Understanding The Importance Of Workers Compensation Audits For Business Owners

As an employer, workers' compensation insurance is an important part of your operation. Unlike most forms of insurance, your premiums for workers' compensation will vary based on your payroll expenses. That means that you have to estimate your payroll costs at the start of each policy period, and you will pay an estimated premium for the year based on those figures. After each policy period, your premium will be adjusted according to the actual salary expenses as part of a workers' compensation audit. Here's what you need to know about potential workers' compensation audits and how to deal with them.

What Is A Workers' Compensation Audit?

A workers' compensation audit, conducted by a representative of your workers' comp insurance company, is a review of your salary records compared to your estimates to determine how much you actually owed in policy premiums for the period. If your salary expenses were higher than estimated, you'll be expected to pay the difference at the conclusion of your audit. If, on the other hand, your salary expenses were lower than estimated, you will receive a premium credit for the next policy period.

How Can You Prepare For A Workers' Compensation Audit?

As soon as you receive notification of an upcoming audit, you need to start preparing. The better prepared you are, the easier the process will be. You will have to gather information for the auditor so that he or she can evaluate your expenses and records.

You will need the following:

  • Tax records, including your quarterly estimated filings, W-2s, 1099s, and payroll tax filings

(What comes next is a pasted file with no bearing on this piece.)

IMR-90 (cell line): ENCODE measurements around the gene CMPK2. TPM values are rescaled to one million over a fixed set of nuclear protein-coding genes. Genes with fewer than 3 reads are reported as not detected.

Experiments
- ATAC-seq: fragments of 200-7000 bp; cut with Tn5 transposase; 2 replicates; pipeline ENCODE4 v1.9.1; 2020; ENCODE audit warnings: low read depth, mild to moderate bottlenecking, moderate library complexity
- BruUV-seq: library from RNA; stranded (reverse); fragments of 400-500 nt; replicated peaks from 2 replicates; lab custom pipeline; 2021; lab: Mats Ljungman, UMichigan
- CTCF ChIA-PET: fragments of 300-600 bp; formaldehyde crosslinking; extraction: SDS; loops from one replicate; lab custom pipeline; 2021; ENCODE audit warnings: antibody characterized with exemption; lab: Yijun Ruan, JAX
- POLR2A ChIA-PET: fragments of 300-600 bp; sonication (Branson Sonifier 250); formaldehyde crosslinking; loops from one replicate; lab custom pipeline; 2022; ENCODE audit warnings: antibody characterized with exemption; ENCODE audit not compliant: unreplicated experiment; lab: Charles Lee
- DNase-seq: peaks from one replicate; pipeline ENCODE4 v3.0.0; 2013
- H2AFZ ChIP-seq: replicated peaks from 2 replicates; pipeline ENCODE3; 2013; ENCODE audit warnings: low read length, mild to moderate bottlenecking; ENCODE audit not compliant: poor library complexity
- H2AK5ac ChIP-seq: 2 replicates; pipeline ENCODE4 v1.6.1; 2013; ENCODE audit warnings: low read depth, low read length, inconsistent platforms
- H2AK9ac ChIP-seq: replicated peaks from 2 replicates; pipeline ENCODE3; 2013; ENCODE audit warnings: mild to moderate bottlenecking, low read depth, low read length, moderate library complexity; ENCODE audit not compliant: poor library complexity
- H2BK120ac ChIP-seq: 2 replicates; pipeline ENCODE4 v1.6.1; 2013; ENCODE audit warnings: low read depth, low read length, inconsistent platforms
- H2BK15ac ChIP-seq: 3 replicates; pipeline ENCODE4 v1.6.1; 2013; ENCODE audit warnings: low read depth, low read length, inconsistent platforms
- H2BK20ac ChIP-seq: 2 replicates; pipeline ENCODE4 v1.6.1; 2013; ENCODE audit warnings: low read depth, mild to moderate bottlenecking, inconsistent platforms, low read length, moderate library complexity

• Disbursement records, including all payments made to contractors, employees, and subcontractors

  • Accounting ledger and payroll records

  • Employee and contractor job descriptions and work expectations

  • Insurance certificates for all contractors and subcontractors

Organize all of your employee records together. Create a separate folder of all of your contractor and subcontractor records. Finally, put all of the remaining information together in a third folder. This makes everything easy for your auditor to review.

Finally, appoint someone to assist the auditor with the process. You need someone who has in-depth knowledge of your business operations, such as a senior manager or another executive. That way, any questions that the auditor may have can be answered quickly and accurately. This helps to speed up the process and eliminate any potential for confusion.

What Can You Do To Save Money During A Workers' Compensation Audit?

Since a difference between your actual salary expenses and your estimated ones can result in a significant penalty on your premium, you want to do everything you can to save money through this audit.

There are a few things you can do to save your company money on a workers' compensation audit. Saving money during this audit starts with your estimates at the beginning of the policy period. Take time to review your expectations for the year carefully, and create as accurate an estimate as possible.

Make sure that you thoroughly understand the difference between employees and contractors. Remember that workers can only be classified as contractors if they have full control over how they complete the task. Your only responsibility is to determine what will be done, not how it will be completed. If you dictate work hours or steps in the process, they are employees and you must calculate their earnings as part of your compensation figures.

Don't overlook any deductions. Remember that severance pay, while part of your compensation figures, incurs no workers' compensation risk at all. As a result, you will not have to include those figures in your premium estimates. Make sure you have documents to illustrate this information, though. In addition to severance, you should also include any overtime increase that is over and above the employee's base pay. For example, if someone earns $15 an hour, and they are paid $22.50 an hour for overtime, you can deduct the $7.50 an hour from the workers' compensation calculations. It's based on their base pay only.

The best thing you can do is to not only understand your workers' compensation policies but also work with a workers' compensation attorney from a law firm like Bennett  Law Firm PC each year. Having legal support as you approach the audit may help save you money, as you may get added insight related to employee and contractor information and more.